How to create a user journey map and convert more customers

You know you have a great product. You’ve got the best SEO specialists and in no time, your page is ranking first page for every keyword you want (the dream, right?). Although people are finding your website, you’re confused about why most of them don’t become loyal customers. Maybe it’s time to put yourself in the shoes of your customers and start user journey mapping.

What is a user journey map and how can it help convert customers?

It's the simple idea of using customer research to figure out how users engage with your company. It's a way to understand your customers’ needs, concerns and hesitations. But ultimately, it's about discovering why they buy from you instead of a competitor. What makes you different?

You should create a user journey map from data, not gut feel. Too many individuals make changes based on their own assumptions. Talk to your customers and the users who fall through the cracks. Ask them why they bought or what made them change their mind.

Now, it's time to start user journey mapping.

1. Think of your potential customers

Imagine you run a graphic design agency. Who could be a potential customer? Someone starting a business who needs a new company logo? Someone who wants a custom shirt design? Someone who needs a business card designed?

Identifying who it is you want to sell to is crucial. Once you have someone in mind, it's a lot easier to figure out the rest. What motivates these customers? How are they going to find out about the services you offer? Why would they need your company in the first place? What are their goals, needs and wants?

2. Identify your touchpoints

A touchpoint is anytime a user interacts with your business. This could be before, during, or after a sale. Segmenting your touchpoints allows you to adapt your sales approach accordingly.

With the increase of content production, social media use and paid advertising, to say there are a lot of touchpoints is an understatement. It's best to organise the steps into three sections: before, during, and after.

Before: How did they find your website or company? Facebook ads? Google search? A recommendation from a client?

During: So, they found your website. What are your most popular pages? Where do users lose interest and drop off? How can they interact with you? Is the sale journey clear?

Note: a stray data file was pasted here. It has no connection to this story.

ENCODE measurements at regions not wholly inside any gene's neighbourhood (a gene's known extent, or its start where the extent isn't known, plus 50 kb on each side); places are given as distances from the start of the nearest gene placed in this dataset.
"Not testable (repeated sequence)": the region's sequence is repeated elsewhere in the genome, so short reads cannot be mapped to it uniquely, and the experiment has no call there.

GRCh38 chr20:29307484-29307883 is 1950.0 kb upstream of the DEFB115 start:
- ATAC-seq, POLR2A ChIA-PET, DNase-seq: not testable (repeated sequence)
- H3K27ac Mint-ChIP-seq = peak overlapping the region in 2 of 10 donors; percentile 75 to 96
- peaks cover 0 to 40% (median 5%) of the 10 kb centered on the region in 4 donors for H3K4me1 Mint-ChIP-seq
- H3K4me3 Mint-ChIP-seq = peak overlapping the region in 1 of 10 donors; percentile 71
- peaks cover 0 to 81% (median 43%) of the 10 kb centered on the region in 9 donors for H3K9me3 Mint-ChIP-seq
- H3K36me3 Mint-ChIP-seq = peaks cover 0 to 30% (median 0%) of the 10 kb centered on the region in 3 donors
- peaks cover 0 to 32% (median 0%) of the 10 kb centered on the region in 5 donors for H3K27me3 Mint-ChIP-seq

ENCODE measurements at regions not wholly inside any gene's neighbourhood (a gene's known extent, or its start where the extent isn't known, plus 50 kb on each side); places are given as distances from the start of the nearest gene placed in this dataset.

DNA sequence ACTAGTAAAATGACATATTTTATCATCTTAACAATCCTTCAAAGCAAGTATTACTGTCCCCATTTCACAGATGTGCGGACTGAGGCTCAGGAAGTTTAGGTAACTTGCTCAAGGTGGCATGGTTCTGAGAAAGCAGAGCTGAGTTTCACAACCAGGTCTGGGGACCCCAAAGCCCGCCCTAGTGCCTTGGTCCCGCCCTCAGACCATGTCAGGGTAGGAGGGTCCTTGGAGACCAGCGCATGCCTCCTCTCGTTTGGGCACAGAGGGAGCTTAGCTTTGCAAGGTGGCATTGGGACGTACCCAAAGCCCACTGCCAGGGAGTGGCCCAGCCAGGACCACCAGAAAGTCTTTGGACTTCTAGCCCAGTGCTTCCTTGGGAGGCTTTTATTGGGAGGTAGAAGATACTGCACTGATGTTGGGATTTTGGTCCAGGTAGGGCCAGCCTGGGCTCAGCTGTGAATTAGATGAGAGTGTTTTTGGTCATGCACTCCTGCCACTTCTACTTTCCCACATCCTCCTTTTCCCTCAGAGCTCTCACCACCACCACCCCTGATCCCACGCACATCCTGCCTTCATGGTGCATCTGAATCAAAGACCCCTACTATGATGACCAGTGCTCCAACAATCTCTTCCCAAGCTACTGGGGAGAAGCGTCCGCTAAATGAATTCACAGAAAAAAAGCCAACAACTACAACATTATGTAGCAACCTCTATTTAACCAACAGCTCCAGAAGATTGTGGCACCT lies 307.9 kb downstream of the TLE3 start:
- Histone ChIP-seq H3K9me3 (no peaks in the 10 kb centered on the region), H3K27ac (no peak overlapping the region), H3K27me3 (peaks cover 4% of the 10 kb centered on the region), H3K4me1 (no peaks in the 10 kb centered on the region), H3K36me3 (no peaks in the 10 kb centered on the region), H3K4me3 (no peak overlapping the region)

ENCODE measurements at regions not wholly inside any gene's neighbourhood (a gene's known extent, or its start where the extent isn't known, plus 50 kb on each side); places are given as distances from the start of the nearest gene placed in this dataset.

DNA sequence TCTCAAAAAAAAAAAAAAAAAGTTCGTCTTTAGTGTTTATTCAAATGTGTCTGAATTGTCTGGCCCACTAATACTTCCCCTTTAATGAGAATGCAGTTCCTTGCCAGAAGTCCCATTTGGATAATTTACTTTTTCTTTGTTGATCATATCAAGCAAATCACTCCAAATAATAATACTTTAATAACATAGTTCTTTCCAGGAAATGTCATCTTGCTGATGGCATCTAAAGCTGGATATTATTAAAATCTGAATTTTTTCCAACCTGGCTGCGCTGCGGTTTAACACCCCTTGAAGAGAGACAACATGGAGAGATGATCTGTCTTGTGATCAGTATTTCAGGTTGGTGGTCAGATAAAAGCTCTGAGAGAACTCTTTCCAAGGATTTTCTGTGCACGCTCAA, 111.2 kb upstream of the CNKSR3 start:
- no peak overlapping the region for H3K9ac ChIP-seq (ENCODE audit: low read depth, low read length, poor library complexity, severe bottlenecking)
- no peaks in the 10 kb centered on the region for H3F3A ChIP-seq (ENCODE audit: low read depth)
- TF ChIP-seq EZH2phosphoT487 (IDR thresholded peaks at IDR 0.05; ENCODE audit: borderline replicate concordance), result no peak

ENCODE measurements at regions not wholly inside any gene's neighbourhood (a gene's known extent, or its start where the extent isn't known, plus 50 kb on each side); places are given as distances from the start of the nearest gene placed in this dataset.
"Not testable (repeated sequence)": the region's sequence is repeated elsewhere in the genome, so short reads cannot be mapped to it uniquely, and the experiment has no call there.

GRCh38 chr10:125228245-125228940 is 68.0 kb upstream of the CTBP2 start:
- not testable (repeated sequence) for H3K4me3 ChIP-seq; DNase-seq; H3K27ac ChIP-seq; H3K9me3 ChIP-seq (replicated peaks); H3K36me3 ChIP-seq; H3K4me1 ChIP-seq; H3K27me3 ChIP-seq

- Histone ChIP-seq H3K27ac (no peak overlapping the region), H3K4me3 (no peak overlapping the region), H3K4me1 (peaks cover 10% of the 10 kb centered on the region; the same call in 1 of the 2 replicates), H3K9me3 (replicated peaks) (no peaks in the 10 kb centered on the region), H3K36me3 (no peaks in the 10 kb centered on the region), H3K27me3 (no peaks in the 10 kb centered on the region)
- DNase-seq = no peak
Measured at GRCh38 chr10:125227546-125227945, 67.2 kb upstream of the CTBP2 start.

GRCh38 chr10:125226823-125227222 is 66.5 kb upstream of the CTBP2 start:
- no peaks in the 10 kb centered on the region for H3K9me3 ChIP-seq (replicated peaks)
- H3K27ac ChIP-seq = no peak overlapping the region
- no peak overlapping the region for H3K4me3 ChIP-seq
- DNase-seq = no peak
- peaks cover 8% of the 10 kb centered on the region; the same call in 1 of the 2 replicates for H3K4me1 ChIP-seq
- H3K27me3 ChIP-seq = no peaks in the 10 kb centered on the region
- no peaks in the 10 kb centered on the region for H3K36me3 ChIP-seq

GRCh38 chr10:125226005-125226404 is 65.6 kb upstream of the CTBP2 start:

After: Do you have a lot of happy, returning clients? Do you contact them after completion? How do they contact you if they have issues with your design?

3. Map emotions

Even though we don’t admit it, emotions drive most of our human behaviour. If you want somebody to invest in your service, you need to make them feel something.

What emotions do your customers experience when they interact with your company? Excitement? Apprehension? Frustration?

Most importantly, what do you want your customers to feel?

4. Improve your user experience

After identifying the touchpoints and emotions, the next consideration is user experience.

Were customers satisfied at every stage? Was there any touchpoint that left them feeling confused or frustrated? Were there instances when a customer spent more time on a touchpoint than expected?

You need to look at these moments in detail, because improving your user experience could be an easy win. Understanding what irritates your current customers will improve the journey for future customers.

5. Check who's involved

We’ve concentrated on the user's experience, but have you thought about who they interact with? The people at your company could make or break a sale.

Every step of the way, map out the people and processes involved. Consider how they affect the entire customer journey.

Building a user journey map is anything but simple. It's complicated and demands a lot of initial research. But when done right, you can create a great user journey that will make customers come back again and again.